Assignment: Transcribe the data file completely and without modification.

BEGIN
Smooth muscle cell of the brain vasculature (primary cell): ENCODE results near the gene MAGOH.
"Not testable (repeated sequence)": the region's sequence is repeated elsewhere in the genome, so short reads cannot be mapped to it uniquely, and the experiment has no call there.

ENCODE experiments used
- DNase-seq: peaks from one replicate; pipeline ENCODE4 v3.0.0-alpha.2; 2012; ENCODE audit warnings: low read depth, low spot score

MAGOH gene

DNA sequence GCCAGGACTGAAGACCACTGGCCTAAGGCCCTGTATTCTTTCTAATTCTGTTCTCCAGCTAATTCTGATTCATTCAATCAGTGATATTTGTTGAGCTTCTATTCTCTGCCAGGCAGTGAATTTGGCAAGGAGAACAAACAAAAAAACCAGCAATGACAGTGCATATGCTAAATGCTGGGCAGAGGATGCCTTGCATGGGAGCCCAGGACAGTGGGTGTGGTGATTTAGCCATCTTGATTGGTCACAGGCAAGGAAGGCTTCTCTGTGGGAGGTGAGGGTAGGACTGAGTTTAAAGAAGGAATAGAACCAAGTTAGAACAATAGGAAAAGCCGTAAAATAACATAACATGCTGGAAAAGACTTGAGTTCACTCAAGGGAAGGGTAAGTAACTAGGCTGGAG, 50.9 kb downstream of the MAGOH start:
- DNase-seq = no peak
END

Smooth muscle cell of the brain vasculature (primary cell): ENCODE results near the gene MAGOH.
"Not testable (repeated sequence)": the region's sequence is repeated elsewhere in the genome, so short reads cannot be mapped to it uniquely, and the experiment has no call there.

ENCODE experiments used
- DNase-seq: peaks from one replicate; pipeline ENCODE4 v3.0.0-alpha.2; 2012; ENCODE audit warnings: low read depth, low spot score

MAGOH gene

DNA sequence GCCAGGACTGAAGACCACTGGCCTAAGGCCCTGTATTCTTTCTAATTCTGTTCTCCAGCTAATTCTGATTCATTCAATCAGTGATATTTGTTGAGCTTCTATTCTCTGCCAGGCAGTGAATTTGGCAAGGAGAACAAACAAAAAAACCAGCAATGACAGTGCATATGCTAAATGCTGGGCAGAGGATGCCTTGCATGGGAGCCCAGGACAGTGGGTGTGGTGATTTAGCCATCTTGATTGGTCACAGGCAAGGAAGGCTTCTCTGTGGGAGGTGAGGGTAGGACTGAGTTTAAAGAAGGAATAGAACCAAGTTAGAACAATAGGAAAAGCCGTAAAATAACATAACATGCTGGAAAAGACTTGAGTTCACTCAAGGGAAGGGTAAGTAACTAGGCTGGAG, 50.9 kb downstream of the MAGOH start:
- DNase-seq = no peak